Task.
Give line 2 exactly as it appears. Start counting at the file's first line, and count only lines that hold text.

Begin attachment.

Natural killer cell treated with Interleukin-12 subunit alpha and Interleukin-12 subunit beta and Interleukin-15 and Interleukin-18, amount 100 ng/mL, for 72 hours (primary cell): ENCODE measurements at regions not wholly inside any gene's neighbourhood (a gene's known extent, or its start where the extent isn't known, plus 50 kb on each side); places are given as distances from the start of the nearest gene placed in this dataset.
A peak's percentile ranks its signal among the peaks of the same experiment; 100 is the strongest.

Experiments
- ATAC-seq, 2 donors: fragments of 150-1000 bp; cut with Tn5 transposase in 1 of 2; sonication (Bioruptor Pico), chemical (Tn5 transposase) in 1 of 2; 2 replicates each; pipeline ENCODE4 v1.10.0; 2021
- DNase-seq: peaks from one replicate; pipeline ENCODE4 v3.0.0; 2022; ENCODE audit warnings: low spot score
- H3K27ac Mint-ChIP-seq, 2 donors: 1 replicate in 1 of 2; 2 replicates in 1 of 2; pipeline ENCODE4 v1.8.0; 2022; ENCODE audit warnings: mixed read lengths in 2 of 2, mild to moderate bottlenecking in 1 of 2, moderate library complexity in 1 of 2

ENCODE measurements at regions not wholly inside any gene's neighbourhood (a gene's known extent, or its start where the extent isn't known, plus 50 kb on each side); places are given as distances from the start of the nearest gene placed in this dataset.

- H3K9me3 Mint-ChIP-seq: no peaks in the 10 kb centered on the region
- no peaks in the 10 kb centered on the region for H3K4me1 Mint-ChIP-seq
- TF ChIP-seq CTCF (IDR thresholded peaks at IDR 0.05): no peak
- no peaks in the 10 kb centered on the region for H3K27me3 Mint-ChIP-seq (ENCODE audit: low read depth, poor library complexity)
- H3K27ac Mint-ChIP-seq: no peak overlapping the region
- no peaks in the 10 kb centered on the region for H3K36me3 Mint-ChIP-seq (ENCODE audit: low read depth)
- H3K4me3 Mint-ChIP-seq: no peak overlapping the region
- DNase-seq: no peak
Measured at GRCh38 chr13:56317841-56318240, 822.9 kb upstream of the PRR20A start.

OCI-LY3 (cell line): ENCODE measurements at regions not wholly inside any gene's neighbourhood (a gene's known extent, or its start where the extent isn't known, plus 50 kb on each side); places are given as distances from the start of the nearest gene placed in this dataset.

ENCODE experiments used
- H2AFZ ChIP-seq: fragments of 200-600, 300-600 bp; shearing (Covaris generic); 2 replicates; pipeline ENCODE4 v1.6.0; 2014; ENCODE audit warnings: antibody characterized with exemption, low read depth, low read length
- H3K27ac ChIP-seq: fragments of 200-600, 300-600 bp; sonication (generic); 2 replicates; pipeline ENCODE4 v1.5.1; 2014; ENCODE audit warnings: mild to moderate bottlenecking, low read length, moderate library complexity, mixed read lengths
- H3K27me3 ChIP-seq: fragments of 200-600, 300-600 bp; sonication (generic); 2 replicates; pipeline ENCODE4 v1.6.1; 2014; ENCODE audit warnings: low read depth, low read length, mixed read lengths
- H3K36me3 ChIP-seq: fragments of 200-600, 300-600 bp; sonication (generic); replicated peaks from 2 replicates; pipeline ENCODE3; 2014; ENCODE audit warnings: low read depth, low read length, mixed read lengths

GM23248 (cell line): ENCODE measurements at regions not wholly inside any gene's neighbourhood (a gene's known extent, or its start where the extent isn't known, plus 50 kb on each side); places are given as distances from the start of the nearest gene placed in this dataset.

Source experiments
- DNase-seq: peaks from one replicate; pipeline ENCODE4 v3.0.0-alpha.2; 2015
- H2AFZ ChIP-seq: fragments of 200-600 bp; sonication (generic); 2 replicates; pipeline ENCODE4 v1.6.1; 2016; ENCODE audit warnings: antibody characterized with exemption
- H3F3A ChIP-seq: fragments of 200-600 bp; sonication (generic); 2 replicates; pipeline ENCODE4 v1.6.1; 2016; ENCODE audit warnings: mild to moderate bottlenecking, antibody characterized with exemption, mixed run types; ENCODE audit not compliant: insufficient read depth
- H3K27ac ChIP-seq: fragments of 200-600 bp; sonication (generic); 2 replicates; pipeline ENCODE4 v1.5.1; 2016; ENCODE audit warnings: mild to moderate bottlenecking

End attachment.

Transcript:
A peak's percentile ranks its signal among the peaks of the same experiment; 100 is the strongest.